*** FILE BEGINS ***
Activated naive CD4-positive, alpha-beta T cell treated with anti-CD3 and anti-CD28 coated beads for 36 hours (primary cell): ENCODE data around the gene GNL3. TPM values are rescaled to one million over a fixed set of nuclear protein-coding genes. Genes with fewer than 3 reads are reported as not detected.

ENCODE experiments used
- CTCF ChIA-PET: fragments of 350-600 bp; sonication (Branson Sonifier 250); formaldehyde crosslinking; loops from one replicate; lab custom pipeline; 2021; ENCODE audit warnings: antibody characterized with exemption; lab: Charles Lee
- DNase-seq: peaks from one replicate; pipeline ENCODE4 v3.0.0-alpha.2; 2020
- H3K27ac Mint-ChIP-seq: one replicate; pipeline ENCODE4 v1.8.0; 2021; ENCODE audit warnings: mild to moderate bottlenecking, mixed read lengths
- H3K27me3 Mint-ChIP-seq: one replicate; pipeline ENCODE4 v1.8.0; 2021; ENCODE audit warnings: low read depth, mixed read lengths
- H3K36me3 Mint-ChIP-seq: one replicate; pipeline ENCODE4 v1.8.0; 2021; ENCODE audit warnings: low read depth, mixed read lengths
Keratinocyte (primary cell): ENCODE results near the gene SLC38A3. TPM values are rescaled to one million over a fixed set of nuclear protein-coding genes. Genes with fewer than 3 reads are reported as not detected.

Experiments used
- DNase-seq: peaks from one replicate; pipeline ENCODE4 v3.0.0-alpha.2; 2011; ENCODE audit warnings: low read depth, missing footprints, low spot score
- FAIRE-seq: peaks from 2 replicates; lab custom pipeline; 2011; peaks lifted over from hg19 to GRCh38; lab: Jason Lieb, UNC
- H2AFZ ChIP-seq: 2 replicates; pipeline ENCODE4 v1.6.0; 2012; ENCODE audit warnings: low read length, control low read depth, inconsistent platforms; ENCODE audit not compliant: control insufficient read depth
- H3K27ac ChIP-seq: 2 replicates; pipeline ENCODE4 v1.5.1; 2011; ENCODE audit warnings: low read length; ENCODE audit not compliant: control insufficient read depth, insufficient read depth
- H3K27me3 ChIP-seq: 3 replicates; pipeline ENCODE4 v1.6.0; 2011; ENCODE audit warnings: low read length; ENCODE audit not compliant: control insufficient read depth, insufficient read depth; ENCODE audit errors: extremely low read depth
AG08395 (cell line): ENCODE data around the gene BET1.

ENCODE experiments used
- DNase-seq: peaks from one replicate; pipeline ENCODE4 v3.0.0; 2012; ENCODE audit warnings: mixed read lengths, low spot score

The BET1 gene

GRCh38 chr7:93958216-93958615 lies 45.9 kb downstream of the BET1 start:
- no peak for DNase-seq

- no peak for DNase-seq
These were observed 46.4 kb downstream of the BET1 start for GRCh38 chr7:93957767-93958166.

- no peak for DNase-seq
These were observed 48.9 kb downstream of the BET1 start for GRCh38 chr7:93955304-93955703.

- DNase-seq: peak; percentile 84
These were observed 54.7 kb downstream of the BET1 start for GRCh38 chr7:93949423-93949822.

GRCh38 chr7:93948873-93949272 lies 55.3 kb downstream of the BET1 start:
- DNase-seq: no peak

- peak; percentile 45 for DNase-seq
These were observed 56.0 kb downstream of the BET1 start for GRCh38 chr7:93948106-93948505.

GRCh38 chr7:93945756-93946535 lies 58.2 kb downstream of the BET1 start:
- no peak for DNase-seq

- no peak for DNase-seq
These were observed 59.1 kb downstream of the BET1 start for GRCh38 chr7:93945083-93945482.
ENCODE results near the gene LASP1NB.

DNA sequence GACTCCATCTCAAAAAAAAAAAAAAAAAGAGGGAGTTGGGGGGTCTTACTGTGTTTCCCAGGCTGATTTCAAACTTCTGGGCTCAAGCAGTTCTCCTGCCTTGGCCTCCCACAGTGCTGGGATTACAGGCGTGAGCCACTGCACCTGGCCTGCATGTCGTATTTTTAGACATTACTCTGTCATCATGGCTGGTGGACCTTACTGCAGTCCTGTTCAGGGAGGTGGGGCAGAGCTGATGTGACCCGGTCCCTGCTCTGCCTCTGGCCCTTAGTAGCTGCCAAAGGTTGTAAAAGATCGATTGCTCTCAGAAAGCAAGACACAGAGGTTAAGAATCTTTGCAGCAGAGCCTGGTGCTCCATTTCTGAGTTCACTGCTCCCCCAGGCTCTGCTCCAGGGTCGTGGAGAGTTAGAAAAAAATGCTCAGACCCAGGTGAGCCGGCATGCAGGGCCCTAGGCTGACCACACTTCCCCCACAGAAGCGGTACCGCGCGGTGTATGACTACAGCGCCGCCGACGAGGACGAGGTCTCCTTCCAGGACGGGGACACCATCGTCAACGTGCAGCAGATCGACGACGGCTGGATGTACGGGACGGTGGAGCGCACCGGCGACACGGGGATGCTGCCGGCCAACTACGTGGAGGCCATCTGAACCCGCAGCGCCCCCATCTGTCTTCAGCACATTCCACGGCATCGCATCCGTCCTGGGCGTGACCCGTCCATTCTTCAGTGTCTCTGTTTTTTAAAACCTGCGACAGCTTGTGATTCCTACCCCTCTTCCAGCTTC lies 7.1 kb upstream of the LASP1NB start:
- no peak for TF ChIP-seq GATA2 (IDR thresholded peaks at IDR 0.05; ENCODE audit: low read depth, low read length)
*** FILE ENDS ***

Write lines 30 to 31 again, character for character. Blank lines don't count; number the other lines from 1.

These were observed 56.0 kb downstream of the BET1 start for GRCh38 chr7:93948106-93948505.

GRCh38 chr7:93945756-93946535 lies 58.2 kb downstream of the BET1 start: